*NOTE: According to the Cleveland Clinic, side effects can differ based on the type of antidepressant drug you’re taking for your ADHD. Some meds may cause a rapid heart rate while others can cause anxiety and headaches. It’s important to let your doctor know about any side effects you’re feeling if you begin taking an antidepressant ADHD medication.
You have many options for medication to treat your ADHD. Finding the right medication can take some time. Understand that often, a multimodal treatment (a combination of treatments) is the most effective option for many people who have ADHD.
Be patient, talk to your doctor, and know that taking enough time to figure out the right medication, dosage, and schedule can really pay off in the end.
Talk to your psychiatrist or healthcare professional about the possible risks and benefits associated with the above medications before starting any treatment.
|Strattera||Atomoxetine||Non stimulant||A cognitive-enhancing medication that treats symptoms of ADHD.|
|Intuniv ER||Guanfacine||Non stimulant||Thought to affect receptors in parts of the brain that can strengthen working memory and reduce distraction. Also seems to improve impulse control and attention.|
|Tenex||Guanfacine hydrochloride tablets||Non stimulant||Off-label use for ADHD treatment. Can be used alone or with a stimulant.|
|Ritalin||Methylphenidate hcl||Short acting methylphenidate||Changes the amounts of certain natural substances in the brain to treat ADHD.|
|Methylin||Methylphenidate hcl||Short acting methylphenidate||Central nervous system stimulant used primarily to treat ADHD.|
|Ritalin-SR||Methylphenidate hcl||Longer acting methylphenidate||Treats ADHD and narcolepsy.|
|QuilliChew-ER||Methylphenidate hydrochloride||Longer acting methylphenidate||Central nervous system stimulant prescription ADHD medication.|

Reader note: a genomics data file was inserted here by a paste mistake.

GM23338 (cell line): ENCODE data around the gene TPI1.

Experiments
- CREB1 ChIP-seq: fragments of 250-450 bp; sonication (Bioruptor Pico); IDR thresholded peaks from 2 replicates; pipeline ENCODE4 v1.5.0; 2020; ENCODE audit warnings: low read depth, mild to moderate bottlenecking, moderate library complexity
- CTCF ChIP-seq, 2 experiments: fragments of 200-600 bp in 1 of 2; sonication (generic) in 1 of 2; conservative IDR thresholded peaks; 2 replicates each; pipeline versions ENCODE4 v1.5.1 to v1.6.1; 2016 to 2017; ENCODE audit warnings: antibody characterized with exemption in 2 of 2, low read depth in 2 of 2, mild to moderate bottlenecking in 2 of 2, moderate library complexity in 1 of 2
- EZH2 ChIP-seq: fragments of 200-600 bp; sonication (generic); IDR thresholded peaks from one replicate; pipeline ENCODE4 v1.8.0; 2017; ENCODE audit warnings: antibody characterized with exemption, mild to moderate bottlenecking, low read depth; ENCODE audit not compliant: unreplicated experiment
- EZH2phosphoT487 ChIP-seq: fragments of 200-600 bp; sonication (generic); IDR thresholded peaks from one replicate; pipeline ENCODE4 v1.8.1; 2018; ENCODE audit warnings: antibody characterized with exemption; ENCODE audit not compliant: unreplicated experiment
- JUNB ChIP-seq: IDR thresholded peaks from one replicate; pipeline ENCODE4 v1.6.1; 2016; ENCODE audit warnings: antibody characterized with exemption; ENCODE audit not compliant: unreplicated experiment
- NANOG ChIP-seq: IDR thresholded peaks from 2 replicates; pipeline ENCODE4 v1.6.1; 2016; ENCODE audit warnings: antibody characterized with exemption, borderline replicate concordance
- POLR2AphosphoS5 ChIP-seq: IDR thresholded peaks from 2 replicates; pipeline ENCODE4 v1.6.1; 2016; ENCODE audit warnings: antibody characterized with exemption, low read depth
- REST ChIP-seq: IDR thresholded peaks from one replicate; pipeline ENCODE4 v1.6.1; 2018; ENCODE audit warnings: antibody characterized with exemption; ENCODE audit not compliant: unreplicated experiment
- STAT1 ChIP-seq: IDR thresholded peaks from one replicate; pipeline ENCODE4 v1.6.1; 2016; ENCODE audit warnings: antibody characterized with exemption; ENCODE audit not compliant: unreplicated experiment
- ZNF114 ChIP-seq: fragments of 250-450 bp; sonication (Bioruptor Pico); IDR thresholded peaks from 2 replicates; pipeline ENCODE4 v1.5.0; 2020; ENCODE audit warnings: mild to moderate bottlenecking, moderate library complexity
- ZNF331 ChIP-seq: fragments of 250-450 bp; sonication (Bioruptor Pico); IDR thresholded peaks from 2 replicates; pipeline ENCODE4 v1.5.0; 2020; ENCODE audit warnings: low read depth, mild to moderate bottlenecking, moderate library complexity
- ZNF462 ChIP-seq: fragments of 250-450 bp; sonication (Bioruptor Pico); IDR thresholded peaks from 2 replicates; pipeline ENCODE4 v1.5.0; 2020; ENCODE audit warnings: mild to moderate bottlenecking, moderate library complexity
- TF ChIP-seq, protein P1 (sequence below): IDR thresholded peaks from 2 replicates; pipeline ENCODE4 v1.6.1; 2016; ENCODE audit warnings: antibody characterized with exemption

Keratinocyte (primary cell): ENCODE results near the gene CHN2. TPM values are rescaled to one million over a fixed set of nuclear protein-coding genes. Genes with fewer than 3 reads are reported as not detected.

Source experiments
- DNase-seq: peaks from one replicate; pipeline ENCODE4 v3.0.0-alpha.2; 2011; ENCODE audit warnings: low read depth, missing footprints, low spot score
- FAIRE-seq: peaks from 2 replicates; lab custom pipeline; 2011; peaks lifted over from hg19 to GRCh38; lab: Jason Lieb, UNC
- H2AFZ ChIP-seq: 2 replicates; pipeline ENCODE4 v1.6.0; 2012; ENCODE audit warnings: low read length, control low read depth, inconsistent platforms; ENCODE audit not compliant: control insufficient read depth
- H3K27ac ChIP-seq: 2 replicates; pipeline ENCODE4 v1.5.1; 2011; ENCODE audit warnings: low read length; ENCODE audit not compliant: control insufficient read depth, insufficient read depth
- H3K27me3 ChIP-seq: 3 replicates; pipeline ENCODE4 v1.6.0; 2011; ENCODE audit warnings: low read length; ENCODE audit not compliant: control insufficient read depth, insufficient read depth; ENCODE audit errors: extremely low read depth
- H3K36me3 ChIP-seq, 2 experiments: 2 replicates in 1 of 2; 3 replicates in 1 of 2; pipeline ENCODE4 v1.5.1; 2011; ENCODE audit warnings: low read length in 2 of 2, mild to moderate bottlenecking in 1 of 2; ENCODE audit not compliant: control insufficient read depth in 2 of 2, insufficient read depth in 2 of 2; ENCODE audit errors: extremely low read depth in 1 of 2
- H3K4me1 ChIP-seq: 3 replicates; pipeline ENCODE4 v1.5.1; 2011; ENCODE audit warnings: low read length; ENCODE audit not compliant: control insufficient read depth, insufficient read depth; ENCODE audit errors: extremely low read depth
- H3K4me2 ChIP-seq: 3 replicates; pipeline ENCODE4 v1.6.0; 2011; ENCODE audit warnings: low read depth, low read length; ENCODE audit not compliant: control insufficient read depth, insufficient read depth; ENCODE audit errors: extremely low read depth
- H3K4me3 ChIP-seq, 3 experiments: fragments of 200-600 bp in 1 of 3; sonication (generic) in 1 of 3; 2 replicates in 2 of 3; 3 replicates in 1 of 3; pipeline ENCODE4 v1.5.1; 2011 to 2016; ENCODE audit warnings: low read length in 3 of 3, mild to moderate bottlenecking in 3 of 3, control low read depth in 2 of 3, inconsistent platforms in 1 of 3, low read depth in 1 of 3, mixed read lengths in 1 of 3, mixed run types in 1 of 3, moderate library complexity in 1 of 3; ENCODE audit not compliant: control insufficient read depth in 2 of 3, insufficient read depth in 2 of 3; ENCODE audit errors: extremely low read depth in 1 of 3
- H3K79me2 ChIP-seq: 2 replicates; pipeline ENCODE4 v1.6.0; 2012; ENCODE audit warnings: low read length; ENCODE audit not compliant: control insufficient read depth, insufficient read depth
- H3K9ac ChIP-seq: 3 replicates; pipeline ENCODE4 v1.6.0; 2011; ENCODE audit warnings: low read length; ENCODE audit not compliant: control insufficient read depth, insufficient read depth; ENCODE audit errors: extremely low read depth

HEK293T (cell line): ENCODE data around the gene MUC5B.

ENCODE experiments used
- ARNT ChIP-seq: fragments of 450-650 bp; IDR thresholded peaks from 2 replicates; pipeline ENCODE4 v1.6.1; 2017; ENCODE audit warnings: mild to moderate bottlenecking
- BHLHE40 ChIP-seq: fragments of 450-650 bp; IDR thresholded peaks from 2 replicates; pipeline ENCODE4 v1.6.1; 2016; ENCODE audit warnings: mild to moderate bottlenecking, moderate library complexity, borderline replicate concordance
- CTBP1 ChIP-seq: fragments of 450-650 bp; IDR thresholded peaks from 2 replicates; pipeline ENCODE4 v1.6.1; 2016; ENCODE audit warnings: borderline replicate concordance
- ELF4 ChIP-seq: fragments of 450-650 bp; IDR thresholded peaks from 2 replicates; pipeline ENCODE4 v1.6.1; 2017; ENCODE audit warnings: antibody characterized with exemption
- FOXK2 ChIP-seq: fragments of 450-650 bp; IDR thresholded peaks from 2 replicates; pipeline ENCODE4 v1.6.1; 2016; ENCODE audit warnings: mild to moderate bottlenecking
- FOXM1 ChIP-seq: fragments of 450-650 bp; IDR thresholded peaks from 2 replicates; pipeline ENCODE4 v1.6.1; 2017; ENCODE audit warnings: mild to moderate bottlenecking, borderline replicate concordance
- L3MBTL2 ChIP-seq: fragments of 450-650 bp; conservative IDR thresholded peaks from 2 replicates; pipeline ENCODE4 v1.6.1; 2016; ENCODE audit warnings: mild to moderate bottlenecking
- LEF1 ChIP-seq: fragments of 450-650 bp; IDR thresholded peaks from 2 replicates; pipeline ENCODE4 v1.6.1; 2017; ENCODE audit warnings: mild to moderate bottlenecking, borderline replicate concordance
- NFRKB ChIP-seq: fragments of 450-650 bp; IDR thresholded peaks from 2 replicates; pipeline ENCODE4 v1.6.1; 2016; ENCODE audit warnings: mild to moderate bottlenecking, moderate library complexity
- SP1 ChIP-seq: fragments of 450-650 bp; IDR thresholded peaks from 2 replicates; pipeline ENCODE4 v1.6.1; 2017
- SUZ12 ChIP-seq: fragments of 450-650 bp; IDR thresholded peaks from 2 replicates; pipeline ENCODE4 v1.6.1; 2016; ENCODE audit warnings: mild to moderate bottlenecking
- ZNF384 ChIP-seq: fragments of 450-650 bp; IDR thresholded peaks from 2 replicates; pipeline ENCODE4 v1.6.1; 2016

|Aptensio-XR||Methylphenidate hydrochloride||Longer acting methylphenidate||Treats symptoms of ADHD and narcolepsy. Can be used alone or with other medications.|
|Adderall||Dextroamphetamine mixed salts||Short acting amphetamine||Central nervous system stimulant used to treat the symptoms of hyperactivity and impulse control. Can be used alone or with other medications.|
|Zenzedi||Dextroamphetamine sulfate||Short acting amphetamine||Prescription medicine that can be used alone or with other medication to treat symptoms of ADHD.|
|Adderall-XR||Dextroamphetamine mixed salts||Longer acting amphetamine||Stimulant that’s used to treat ADHD and narcolepsy.|
|Dyanavel-XR||Amphetamine extended-release||Longer acting amphetamine||Central nervous system (CNS) stimulant that treats ADHD. Can help increase attention and decrease impulsiveness and hyperactivity.|
|Wellbutrin||Bupropion hcl||Antidepressant||Not first-line medication for ADHD but can be helpful in treating symptoms in some people.|
|Tofranil||Imipramine||Antidepressant||Useful in treating additional symptoms of depression or anxiety that are common in those who have ADHD.|
If you’re thinking about starting any child or adult ADHD medication, it’s important to talk to your doctor or psychiatrists first. Learning as much as you can about a potential medication and its side effects can enhance the likelihood that your treatment will be both effective and productive.
Your doctor may prescribe one or more types of ADHD medication. In order to start treatment, you should follow the steps below:
Talkspace does not provide controlled substances to treat ADHD. Find our list of prescribed medications here.
Being cautious of medication is a valid concern. With all medications, there’s potential risk for substance abuse, especially if you don’t have a formal diagnosis. Whether or not you treat your ADHD with medication is a personal decision. There’s no right or wrong answer, and only through doing research and talking with your psychiatrist and prescriber can you make the best decision on primary care for you or your loved one. Understanding the pros and cons of medications can help you make your decision.
Take all the side effects of ADHD meds into consideration and be sure to ask your prescriber about anything you want clarification or are unsure about.
Dr. Muhammad Munir, MD, DFAPA, has over 20 years of clinical experience specializing in mood disorders, anxiety disorders, bipolar disorder, PTSD, panic disorder, and ADHD. Dr. Munir believes in “back to basics” the therapeutic alliance between the physician and patients. The hallmark of this alliance is the emphatic process whereby the patient is not only enabled, but educated and encouraged, to take an active role in their psychiatric care and wellbeing.